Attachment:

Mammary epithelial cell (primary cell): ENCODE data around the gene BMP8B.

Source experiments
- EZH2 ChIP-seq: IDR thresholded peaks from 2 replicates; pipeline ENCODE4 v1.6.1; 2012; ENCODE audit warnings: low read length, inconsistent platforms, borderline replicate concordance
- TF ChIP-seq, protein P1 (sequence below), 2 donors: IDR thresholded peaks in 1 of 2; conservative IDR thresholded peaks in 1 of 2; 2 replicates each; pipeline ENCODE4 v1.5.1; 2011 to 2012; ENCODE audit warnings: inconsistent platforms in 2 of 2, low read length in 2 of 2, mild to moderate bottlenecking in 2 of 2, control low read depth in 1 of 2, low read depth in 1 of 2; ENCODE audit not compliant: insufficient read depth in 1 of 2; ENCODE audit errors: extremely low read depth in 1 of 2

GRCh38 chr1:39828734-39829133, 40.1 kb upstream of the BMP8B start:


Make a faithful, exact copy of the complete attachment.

Mammary epithelial cell (primary cell): ENCODE data around the gene BMP8B.

Source experiments
- EZH2 ChIP-seq: IDR thresholded peaks from 2 replicates; pipeline ENCODE4 v1.6.1; 2012; ENCODE audit warnings: low read length, inconsistent platforms, borderline replicate concordance
- TF ChIP-seq, protein P1 (sequence below), 2 donors: IDR thresholded peaks in 1 of 2; conservative IDR thresholded peaks in 1 of 2; 2 replicates each; pipeline ENCODE4 v1.5.1; 2011 to 2012; ENCODE audit warnings: inconsistent platforms in 2 of 2, low read length in 2 of 2, mild to moderate bottlenecking in 2 of 2, control low read depth in 1 of 2, low read depth in 1 of 2; ENCODE audit not compliant: insufficient read depth in 1 of 2; ENCODE audit errors: extremely low read depth in 1 of 2

GRCh38 chr1:39828734-39829133, 40.1 kb upstream of the BMP8B start: